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Paralleled dcc decoders?

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I would like to install tts sound in some old-ish Hornby ringfield locos.  However, I have found that these decoders either produce poor running, or, on occasion, get rather expensively destroyed.  I would like to use the sound decoder for sound and lights, and a separate one (such as Hornby Sapphire, which I have found works very well with these motors) to control the motor itself.  They would have the same address.  I do know that this approach does work.  However, as my post will reveal, my knowledge is lacking in this area, so I wonder if this is a clumsy way of arriving at a solution.  Incidentally, another approach could be to make a consistent, with the lead loco being the tts decoder (so that the functions would all be available from the lead loco).

 

Forum expertise welcomed!

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2 decoders should work on the same address. If you need to program them on a program track, you may find that only the Sapphire will respond, but any changes will be applied to both. This may not be a problem.

 

Regarding consisting, I can't remember basic consisting very well because I have not used it for years. I remember it has some limitations that made me prefer advances consisting. I think 'Lead loco' is an 'Advanced' feature. Sounds like horns etc only play from the lead loco & this is reversed with train direction.

I don't think TTS supports advanced consisting anyway.

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Forgive me but I don’t quite understand how consisting would get over the problem of poor motor control from the TTS or even if the proposal is for two decoders on one loco or one each in two. I think I must be mis-understanding something. 
 

But, concerning running a TTS ‘ piggybacked’ onto a loco with another doing the motor control then in my experience just giving them the same address is quite good enough. However, this only applies to diesels. I understand the TTS steam need motor control feedback to play properly. Perhaps someone with steam TTS will be able to say whether this is correct.

 

Izzy

 

 

ps. The lights would best be controlled by the non-TTS  as they don’t have a lot of power headroom for this aspect, which the Sapphire might (I have no experience/knowledge of them).

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42 minutes ago, Izzy said:

 

But, concerning running a TTS ‘ piggybacked’ onto a loco with another doing the motor control then in my experience just giving them the same address is quite good enough. However, this only applies to diesels. I understand the TTS steam need motor control feedback to play properly. Perhaps someone with steam TTS will be able to say whether this is correct.

 

 

By 'play properly' I assume you mean synchronise exhaust beat with wheel revolutions by using motor feedback? TTS doesn't do this at all, which is one of its limitations & causes many people to consider it unsuitable for steam locos in particular, so you won't use any functionality because it was never there in the first place.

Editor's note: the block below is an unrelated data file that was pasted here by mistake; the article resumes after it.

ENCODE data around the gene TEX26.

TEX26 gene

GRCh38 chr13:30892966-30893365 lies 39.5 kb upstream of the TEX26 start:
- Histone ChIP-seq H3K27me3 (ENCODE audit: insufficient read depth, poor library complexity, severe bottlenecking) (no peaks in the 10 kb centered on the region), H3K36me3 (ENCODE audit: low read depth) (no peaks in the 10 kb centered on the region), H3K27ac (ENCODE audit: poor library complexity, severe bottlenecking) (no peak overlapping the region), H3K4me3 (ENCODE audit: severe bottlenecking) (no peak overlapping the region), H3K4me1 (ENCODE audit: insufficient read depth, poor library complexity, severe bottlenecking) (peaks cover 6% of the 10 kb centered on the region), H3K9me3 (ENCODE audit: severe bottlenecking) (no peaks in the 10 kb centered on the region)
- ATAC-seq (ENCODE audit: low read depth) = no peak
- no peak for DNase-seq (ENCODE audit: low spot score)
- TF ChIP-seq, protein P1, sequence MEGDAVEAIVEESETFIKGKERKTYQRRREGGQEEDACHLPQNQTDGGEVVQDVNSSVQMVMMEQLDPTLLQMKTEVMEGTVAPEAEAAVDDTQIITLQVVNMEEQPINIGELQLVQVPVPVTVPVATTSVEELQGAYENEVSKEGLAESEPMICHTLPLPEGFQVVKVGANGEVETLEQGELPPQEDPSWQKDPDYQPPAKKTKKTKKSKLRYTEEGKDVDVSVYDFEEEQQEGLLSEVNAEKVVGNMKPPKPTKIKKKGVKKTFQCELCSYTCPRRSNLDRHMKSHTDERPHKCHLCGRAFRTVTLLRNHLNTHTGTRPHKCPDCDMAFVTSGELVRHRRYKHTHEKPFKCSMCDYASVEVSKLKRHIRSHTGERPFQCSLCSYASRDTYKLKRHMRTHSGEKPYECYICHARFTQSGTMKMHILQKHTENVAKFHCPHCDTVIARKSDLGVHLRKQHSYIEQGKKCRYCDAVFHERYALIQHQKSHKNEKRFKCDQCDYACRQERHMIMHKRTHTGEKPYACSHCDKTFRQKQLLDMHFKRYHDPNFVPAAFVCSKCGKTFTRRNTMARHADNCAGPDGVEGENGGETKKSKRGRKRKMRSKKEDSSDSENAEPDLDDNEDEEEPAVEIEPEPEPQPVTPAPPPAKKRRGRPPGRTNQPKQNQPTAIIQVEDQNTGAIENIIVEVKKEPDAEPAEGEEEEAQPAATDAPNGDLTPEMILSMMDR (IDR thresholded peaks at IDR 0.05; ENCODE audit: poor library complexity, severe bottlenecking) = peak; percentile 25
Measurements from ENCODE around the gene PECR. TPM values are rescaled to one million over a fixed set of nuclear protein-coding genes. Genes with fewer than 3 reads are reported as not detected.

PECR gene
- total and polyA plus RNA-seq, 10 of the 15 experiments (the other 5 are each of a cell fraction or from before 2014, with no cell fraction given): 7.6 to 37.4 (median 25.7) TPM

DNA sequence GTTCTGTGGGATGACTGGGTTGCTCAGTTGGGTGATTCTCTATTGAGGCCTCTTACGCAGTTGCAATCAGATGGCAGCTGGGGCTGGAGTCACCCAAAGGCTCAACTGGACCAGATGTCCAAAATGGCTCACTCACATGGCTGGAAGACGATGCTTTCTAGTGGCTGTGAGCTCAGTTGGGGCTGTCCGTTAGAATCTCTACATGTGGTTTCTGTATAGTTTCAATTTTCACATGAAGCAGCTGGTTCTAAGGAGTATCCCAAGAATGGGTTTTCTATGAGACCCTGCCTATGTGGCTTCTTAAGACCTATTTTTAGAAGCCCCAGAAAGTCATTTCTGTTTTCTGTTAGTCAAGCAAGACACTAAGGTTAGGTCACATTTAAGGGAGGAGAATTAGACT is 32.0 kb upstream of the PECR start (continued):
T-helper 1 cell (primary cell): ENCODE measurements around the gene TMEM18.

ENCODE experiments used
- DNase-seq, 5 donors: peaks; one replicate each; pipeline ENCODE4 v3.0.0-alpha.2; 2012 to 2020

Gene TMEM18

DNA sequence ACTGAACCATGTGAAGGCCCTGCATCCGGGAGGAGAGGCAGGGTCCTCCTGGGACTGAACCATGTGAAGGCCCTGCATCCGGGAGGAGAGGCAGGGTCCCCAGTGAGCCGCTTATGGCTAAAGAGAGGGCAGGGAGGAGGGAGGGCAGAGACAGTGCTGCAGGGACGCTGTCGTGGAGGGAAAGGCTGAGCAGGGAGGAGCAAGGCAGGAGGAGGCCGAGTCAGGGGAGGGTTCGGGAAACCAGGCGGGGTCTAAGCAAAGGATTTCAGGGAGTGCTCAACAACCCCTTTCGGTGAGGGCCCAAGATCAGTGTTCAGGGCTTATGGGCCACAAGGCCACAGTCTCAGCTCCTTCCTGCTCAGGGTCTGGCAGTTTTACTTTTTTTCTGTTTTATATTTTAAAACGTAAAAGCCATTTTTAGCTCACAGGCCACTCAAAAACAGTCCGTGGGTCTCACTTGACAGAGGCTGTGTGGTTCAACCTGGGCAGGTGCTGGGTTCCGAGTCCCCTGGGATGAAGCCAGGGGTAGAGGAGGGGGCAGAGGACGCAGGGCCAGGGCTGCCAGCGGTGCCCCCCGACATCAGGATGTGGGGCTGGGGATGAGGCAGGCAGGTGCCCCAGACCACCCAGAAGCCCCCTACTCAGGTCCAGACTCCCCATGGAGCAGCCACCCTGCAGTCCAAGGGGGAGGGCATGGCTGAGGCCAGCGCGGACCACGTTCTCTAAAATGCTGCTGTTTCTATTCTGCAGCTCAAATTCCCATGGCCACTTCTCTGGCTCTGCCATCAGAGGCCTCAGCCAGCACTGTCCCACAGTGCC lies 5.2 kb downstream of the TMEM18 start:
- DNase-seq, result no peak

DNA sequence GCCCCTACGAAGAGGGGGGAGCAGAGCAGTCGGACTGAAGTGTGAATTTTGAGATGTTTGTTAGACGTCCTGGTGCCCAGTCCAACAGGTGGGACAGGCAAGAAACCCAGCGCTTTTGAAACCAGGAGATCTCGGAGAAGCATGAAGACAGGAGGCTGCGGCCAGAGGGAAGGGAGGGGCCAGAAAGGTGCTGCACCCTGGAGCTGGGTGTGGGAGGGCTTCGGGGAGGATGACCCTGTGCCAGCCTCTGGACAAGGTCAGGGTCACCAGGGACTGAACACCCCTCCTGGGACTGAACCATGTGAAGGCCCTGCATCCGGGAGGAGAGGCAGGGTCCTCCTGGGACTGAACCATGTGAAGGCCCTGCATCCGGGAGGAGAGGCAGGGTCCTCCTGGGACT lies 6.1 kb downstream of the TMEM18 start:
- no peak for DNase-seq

I agree about using the same address. Consisting was mentioned by the OP, but this would be a lot of hassle to program the decoders separately without providing any benefit.

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I'm not commenting on whether two decoders is sensible or not, as I have nothing with ringfield motors.

 

Here's a way to deal with programming two decoders in a loco.  Arguably its a sort of "back door" consisting method:

 

Say the final loco address is 2456,  then 

Decoder 1 - program its short address to 51, and then its long address to 2456.  Record the value of CV29.

Decoder 2 - program its short address to 52, and then its long address to 2456.  Record the value of CV29.

Install both decoders into loco.

 

Now, for programming on-the-main, if needing to program only one of them:

Programming-on-the-main, call up 2456, and set CV29 to short address. 

Now call up either 51 or 52, as appropriate for programming, and make the changes needed.

Finally, call up 51, and set CV29 back to long address,  and then call up 52 and set CV29 back to long address.

 

The above doesn't help for programming track, there the only way is decoder locking, which requires (a) a decoder which supports it, and (b ) lots of reading of manuals to understand how decoder locking works for the specific decoders in question.

 

 

Nigel

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3 hours ago, Pete the Elaner said:

 

By 'play properly' I assume you mean synchronise exhaust beat with wheel revolutions by using motor feedback? TTS doesn't do this at all, which is one of its limitations & causes many people to consider it unsuitable for steam locos in particular, so you won't use any functionality because it was never there in the first place.

 

I agree about using the same address. Consisting was mentioned by the OP, but this would be a lot of hassle to program the decoders separately without providing any benefit.

 

I have no TTS steam decoders but have read several times that they won't work by just hooking them up to a DCC system without having a motor in-circuit. This you can do with the diesel ones I have and they will respond sound-wise to the throttle settings. I also understand the steam often don't match the wheel revolution, I guess this depends on the gearing ratio if it is different to that which the particular decoder was set-up to use.  This is where of course the better sound decoders such as Zimo score and why you pay the much higher price, the ability to tune to your exact preferences and that of the particular loco.